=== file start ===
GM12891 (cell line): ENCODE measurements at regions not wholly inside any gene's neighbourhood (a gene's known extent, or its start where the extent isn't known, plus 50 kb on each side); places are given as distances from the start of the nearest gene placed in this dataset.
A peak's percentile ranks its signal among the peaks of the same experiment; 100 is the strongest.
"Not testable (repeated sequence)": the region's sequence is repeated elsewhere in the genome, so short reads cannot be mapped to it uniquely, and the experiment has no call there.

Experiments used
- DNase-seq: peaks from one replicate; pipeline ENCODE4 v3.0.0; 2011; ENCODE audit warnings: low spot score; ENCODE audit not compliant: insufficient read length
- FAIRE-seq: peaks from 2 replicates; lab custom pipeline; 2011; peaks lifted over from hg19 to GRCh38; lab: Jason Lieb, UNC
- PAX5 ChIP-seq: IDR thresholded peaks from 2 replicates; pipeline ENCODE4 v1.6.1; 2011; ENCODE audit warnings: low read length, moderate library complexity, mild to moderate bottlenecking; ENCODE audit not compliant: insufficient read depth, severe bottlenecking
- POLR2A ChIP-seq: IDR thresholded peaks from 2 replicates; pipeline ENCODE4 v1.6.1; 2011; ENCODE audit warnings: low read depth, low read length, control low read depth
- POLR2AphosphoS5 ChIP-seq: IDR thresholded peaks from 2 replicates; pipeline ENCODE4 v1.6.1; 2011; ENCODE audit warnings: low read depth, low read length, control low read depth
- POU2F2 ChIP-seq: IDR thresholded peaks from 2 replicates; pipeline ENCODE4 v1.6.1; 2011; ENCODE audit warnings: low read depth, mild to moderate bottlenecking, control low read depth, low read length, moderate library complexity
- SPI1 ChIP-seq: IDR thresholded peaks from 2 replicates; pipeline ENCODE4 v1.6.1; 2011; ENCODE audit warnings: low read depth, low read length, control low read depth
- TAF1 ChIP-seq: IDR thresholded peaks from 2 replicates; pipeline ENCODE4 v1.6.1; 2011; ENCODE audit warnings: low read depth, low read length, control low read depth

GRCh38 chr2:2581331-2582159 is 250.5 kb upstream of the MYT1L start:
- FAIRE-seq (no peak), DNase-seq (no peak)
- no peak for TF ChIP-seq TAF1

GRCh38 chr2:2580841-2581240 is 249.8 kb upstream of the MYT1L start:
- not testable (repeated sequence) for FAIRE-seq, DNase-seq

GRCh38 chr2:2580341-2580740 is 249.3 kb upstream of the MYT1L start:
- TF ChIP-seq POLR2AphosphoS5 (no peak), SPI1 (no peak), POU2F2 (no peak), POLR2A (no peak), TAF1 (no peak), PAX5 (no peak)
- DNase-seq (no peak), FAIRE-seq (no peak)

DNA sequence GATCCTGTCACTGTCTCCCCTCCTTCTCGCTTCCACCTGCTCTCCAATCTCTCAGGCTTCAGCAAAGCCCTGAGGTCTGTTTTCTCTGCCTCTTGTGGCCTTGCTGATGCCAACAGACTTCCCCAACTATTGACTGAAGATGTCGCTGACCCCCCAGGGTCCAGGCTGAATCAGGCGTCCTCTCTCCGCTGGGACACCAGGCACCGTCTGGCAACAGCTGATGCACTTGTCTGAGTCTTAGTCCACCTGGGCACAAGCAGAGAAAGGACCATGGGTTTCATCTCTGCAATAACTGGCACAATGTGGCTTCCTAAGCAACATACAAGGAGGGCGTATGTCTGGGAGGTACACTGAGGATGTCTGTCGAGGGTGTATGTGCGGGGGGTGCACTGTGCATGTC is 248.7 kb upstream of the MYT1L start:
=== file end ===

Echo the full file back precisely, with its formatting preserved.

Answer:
GM12891 (cell line): ENCODE measurements at regions not wholly inside any gene's neighbourhood (a gene's known extent, or its start where the extent isn't known, plus 50 kb on each side); places are given as distances from the start of the nearest gene placed in this dataset.
A peak's percentile ranks its signal among the peaks of the same experiment; 100 is the strongest.
"Not testable (repeated sequence)": the region's sequence is repeated elsewhere in the genome, so short reads cannot be mapped to it uniquely, and the experiment has no call there.

Experiments used
- DNase-seq: peaks from one replicate; pipeline ENCODE4 v3.0.0; 2011; ENCODE audit warnings: low spot score; ENCODE audit not compliant: insufficient read length
- FAIRE-seq: peaks from 2 replicates; lab custom pipeline; 2011; peaks lifted over from hg19 to GRCh38; lab: Jason Lieb, UNC
- PAX5 ChIP-seq: IDR thresholded peaks from 2 replicates; pipeline ENCODE4 v1.6.1; 2011; ENCODE audit warnings: low read length, moderate library complexity, mild to moderate bottlenecking; ENCODE audit not compliant: insufficient read depth, severe bottlenecking
- POLR2A ChIP-seq: IDR thresholded peaks from 2 replicates; pipeline ENCODE4 v1.6.1; 2011; ENCODE audit warnings: low read depth, low read length, control low read depth
- POLR2AphosphoS5 ChIP-seq: IDR thresholded peaks from 2 replicates; pipeline ENCODE4 v1.6.1; 2011; ENCODE audit warnings: low read depth, low read length, control low read depth
- POU2F2 ChIP-seq: IDR thresholded peaks from 2 replicates; pipeline ENCODE4 v1.6.1; 2011; ENCODE audit warnings: low read depth, mild to moderate bottlenecking, control low read depth, low read length, moderate library complexity
- SPI1 ChIP-seq: IDR thresholded peaks from 2 replicates; pipeline ENCODE4 v1.6.1; 2011; ENCODE audit warnings: low read depth, low read length, control low read depth
- TAF1 ChIP-seq: IDR thresholded peaks from 2 replicates; pipeline ENCODE4 v1.6.1; 2011; ENCODE audit warnings: low read depth, low read length, control low read depth

GRCh38 chr2:2581331-2582159 is 250.5 kb upstream of the MYT1L start:
- FAIRE-seq (no peak), DNase-seq (no peak)
- no peak for TF ChIP-seq TAF1

GRCh38 chr2:2580841-2581240 is 249.8 kb upstream of the MYT1L start:
- not testable (repeated sequence) for FAIRE-seq, DNase-seq

GRCh38 chr2:2580341-2580740 is 249.3 kb upstream of the MYT1L start:
- TF ChIP-seq POLR2AphosphoS5 (no peak), SPI1 (no peak), POU2F2 (no peak), POLR2A (no peak), TAF1 (no peak), PAX5 (no peak)
- DNase-seq (no peak), FAIRE-seq (no peak)

DNA sequence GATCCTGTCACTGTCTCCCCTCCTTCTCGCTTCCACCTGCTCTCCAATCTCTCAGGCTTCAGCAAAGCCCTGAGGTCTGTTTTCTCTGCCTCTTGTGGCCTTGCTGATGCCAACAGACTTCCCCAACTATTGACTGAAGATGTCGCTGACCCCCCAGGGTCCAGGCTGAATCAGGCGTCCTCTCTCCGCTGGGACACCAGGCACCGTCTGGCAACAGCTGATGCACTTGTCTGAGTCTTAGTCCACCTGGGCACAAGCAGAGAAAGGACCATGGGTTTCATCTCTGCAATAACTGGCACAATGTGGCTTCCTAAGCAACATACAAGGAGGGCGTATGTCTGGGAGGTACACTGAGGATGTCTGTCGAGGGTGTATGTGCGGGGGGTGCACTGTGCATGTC is 248.7 kb upstream of the MYT1L start: